What is it about Cats (the musical, that is)?

Today was Midori no Hi 'Green Day' in Japan, the first of a series of holidays that constitute Golden Week, a national spring vacation. In the spirit of the day, Ruth and I spent some time working on our guerrilla garden. Then, after lunch, we decided to take a long walk and wind up at the Pompei exhibit (frescos, sculpture, and furniture from the city buried by Mt. Vesuvius) now open at the Yokohama Art Museum. Our route took us past the theater where the musical Cats is playing. I had seen it once before, over twenty years ago, in German, on a business trip to Hamburg. I asked Ruth if she'd like to see it. We checked and managed to get two of the last available tickets to the 5:30 p.m. show (Saturday and Sunday were both sold out). So we saw the Pompei exhibit, then went back for the show. It was, as I had remembered it, spectacular. The singing, the dancing, the costumes and the staging were all superb. But Cats is not only a spectacle. It was also deeply moving, and looking around me at the almost entirely Japanese audience, I could see that I wasn't the only one moved.

So now I m home, and the anthropologist in me is wondering, how did this happen? How did this musical by Andrew Lloyd Webber, based on T.S. Eliot's Old Possum's Book of Practical Cats become so popular that since its first production in 1981, it has been translated into twenty languages, and continues to be performed in the year 2010 to full houses in Yokohama, Japan? Sometimes we anthropologists talk about different cultures as if they were literally different worlds and wonder how worlds so different can ever communicate with each other. But here is a cultural performance that appears to strike common chords and affect audiences widely separated in time, space, and culture in much the same way. What does this tell us about our common humanity?

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Comment by John McCreery on May 1, 2010 at 1:54am
It makes me wonder why she doesn't just see them in Japan.

Frist, a different experience, seeing a show performed in English instead of Japanese. Also cachet: Many of my friends in the chorus I have joined are opera lovers, who take great pride in knowing arias in Italian or German.
Comment by Philip Swift on May 1, 2010 at 12:04am
Apologies, John, for the flippant comment. It sounded snobbish or elitist, but, in fact, I never go to the theatre either (too expensive in London - all of it). I confess I've had a dislike for musicals for a long time, but I also suspect that, were I to actually see one, I would probably (secretly) love it.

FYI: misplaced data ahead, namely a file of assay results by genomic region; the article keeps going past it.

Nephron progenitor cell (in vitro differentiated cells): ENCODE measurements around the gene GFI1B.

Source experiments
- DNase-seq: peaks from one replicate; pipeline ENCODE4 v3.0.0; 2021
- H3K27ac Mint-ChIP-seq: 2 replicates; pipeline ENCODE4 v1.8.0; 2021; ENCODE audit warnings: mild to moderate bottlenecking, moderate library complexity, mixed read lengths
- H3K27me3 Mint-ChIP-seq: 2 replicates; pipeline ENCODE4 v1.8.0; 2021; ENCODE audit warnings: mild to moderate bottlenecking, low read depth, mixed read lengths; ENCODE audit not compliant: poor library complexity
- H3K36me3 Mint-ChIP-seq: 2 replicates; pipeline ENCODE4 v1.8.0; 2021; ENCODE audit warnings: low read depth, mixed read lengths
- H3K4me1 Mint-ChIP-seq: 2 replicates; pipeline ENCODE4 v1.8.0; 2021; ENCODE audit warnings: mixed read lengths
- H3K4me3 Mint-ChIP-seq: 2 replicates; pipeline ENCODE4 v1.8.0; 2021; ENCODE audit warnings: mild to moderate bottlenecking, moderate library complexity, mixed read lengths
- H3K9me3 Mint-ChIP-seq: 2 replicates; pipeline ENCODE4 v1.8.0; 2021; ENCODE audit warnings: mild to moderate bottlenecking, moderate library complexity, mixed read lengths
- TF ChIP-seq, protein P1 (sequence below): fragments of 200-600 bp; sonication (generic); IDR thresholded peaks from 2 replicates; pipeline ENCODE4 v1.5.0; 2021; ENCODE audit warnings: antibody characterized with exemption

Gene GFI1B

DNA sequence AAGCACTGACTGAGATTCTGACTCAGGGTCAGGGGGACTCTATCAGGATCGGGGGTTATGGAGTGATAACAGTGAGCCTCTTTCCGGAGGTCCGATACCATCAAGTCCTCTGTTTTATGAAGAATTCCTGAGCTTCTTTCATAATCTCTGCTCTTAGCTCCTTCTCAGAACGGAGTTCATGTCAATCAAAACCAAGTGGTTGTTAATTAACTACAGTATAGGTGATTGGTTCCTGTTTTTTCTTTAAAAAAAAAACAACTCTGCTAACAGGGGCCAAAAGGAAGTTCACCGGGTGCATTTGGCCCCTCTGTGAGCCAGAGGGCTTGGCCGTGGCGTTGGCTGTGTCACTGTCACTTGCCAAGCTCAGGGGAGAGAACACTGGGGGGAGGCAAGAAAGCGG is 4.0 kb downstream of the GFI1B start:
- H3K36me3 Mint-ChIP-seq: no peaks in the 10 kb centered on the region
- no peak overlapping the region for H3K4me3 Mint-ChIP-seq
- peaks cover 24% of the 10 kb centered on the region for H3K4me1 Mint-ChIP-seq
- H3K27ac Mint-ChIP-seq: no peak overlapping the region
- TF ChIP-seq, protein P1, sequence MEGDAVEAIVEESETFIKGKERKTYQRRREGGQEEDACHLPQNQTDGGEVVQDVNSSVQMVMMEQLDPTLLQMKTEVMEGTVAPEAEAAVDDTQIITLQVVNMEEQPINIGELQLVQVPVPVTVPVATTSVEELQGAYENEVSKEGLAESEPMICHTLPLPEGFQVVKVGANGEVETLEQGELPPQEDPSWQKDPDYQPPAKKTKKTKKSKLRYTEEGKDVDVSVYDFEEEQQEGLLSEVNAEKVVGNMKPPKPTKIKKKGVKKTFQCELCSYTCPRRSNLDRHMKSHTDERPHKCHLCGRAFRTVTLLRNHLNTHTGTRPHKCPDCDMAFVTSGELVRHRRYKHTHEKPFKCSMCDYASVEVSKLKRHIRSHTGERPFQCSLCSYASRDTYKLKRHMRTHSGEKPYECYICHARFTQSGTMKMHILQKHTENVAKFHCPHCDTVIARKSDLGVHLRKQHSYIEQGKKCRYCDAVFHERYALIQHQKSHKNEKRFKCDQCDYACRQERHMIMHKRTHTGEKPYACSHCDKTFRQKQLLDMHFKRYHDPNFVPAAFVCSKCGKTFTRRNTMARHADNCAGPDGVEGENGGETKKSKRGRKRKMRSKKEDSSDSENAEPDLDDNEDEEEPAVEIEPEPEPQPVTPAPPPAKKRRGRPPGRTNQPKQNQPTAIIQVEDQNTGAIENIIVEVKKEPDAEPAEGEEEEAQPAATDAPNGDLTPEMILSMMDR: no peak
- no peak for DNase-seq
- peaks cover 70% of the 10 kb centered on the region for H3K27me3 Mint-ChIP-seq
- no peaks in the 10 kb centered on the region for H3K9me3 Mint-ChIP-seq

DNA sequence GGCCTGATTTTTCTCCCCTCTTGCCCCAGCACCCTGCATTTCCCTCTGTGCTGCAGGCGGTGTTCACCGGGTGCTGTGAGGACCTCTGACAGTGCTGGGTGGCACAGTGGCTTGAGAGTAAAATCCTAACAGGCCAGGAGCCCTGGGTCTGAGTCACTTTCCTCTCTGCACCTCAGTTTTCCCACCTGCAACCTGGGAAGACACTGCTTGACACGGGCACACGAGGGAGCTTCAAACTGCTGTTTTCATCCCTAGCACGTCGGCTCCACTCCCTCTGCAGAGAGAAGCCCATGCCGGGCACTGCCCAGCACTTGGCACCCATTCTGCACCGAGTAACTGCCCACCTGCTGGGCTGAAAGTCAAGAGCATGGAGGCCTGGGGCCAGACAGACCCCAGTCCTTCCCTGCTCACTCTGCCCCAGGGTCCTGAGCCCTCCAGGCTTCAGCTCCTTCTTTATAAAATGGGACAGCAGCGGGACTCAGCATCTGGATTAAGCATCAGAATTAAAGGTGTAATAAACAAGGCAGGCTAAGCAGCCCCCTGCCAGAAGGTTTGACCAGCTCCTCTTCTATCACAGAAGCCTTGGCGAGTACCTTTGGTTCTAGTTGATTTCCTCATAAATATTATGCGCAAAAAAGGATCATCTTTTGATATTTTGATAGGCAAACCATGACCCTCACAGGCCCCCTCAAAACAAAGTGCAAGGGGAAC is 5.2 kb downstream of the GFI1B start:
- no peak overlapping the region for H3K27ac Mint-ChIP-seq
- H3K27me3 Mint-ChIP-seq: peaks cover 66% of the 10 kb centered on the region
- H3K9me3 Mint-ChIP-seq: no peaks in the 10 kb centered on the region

More seriously, though. I have a Japanese friend, whose mother never fails to see as many musicals as she can, when she comes to London (Cats included). It makes me wonder why she doesn't just see them in Japan.
Comment by John McCreery on April 30, 2010 at 4:54am
Philip, may I ask if your dislike of Cats (the musical) is based on having seen it, or the product of a general dislike for musical theater?

I take your remarks to reflect a theater lover's distaste for the musical form, which is seen as less serious that the non-musical form. I could, of course, be wrong.

Also, while there may be something to the notion that music is more culturally portable than more language-and-culture-bound theater, I don't think that's the whole story here. The basic plot device of Cats turns on the figure of Grizabella, a shabby, aging, female cat who is rejected by the other cats during the first act but accepted and taken up to heaven at the end of the second act. In the production we saw yesterday, she is costumed in a way that makes her look like one of the homeless who haunt Japanese railway stations. That she also has the most powerful and operatic voice of all the cats and gets to sing "Memory," the most memorable song in the show, sets up a powerful contrast rooted in what seems to me a universal theme: the outsider at first rejected and then accepted by a group when something divine is detected in her. This theme may have a particular resonance in Japan, where exclusion from the group is treated as a particularly terrifying form of punishment. Am I wrong to think it is universal?
Comment by Philip Swift on April 30, 2010 at 1:47am
The playwright David Mamet offered his own socio-economic explanation for the global prevalence of musicals (in the Guardian a couple of weeks ago). The theatre-going public, he said, used to be predominantly middle-class locals. Since this constituency now no longer go to the theatre in the numbers that they used to, musicals have replaced plays, and the major audiences are now tourists. Tunes, I guess he's saying, connect more easily with audiences, and hence are easily transportable around the world. Regrettably, this argument doesn't work for me, because I have an allergy to cats - both the animal and the musical alike!

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